Home » Publications » Improving Data and Information Systems to Tackle Vacant and Abandoned Property in Lafayette, Louisana

Madison Gharghoury, Development Associate and Special Assistant to the President/CEO

Improving Data and Information Systems to Tackle Vacant and Abandoned Property in Lafayette, Louisana

A Community Progress Technical Assistance Report

Published: December 2014


Author(s): Center for Community Progress

In March 2014, the Lafayette City-Parish Consolidated Government (LCG) engaged Community Progress to help improve their use of property and neighborhood data, understanding that high quality data analysis lays a foundation for smart strategies to tackle vacancy and abandonment.

Between 2006 and 2014, LCG experienced a nearly 60 percent increase in adjudicated properties which has contributed to an increasing inventory of problem properties. LCG departments and the Lafayette Parish Tax
Assessor have already made great strides in building their internal information technology infrastructure, but currently lack a coordinated vision or plan for using the relevant property and neighborhood data housed within their respective databases. Additionally, stakeholders are currently lacking complete, accurate and public data on problem properties throughout Lafayette Parish to use for comprehensive analysis.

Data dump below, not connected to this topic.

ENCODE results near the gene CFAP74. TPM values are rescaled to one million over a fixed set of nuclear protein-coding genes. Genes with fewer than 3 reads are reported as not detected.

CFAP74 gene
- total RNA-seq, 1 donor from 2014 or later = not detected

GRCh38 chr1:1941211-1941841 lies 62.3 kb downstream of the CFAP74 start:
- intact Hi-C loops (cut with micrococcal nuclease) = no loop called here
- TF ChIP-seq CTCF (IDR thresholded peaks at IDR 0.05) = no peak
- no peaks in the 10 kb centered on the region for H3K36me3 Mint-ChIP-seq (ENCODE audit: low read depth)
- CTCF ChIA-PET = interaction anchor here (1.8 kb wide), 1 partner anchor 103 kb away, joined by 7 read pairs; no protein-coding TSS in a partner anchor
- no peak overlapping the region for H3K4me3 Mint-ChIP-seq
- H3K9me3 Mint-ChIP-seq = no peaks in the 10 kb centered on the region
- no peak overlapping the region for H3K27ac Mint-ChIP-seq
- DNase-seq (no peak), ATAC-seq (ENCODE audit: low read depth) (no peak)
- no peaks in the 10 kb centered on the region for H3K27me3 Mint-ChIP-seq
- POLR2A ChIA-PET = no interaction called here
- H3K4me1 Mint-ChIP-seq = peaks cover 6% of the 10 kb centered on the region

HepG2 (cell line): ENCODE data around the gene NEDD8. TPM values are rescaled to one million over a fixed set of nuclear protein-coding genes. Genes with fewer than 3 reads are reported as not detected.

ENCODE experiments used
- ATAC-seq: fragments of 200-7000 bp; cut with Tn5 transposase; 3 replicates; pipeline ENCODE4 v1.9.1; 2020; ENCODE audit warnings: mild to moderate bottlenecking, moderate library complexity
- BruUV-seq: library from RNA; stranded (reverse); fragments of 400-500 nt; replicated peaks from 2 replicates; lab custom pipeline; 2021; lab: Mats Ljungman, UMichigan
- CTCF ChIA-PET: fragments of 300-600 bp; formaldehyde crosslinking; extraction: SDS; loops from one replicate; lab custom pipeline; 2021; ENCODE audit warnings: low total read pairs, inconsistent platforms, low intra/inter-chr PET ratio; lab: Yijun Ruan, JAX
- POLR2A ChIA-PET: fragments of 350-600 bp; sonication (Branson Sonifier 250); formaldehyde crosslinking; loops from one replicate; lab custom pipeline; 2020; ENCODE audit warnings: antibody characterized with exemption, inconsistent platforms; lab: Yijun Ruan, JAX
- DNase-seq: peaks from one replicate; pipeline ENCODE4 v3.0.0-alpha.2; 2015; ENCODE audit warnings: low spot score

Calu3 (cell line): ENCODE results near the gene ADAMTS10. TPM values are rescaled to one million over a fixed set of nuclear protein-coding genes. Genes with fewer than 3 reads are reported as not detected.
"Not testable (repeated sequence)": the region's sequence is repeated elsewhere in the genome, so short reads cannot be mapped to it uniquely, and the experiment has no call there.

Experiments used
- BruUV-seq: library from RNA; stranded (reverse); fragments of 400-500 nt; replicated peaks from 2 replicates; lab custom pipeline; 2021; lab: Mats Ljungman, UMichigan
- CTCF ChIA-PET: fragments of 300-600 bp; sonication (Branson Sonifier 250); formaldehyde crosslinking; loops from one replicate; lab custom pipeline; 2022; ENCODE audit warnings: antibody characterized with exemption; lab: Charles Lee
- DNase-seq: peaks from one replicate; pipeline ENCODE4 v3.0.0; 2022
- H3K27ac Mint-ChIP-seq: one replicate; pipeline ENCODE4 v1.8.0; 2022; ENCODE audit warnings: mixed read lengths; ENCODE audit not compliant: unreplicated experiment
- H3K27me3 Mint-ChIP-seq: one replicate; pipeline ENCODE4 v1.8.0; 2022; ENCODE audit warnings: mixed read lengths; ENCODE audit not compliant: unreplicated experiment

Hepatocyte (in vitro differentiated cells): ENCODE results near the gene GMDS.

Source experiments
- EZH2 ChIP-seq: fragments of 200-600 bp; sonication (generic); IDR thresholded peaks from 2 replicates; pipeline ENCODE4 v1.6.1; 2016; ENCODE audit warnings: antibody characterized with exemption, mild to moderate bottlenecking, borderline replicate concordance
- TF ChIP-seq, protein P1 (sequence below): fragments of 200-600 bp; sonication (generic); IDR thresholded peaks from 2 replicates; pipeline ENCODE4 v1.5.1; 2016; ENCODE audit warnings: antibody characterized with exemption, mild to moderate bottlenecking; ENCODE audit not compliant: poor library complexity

The aims of this project were (1) to begin integrating existing data systems that will build the foundation for a unified Geographic Information System (“GIS”) – based property and neighborhood database, and (2) to begin the development of applications that can improve information sharing between LCG departments and with the public to help inform policy decisions and strategies related to problem properties. There were several specific objectives for the technical assistance to LCG, including: Automate the integration of specific LCG
business systems for key data regarding problem properties and neighborhood conditions; Apply geospatial information and software to visualize, present and analyze data regarding problem properties and neighborhood conditions; and develop geospatial models and web applications that can disseminate property related information and provide an “early warning system” for property and neighborhood decline.

In this report, we share our observations and findings from our research and interviews with Lafayette stakeholders and offer a number of organizational, technical, and information sharing recommendations for stakeholders to consider.

Published: December 2014


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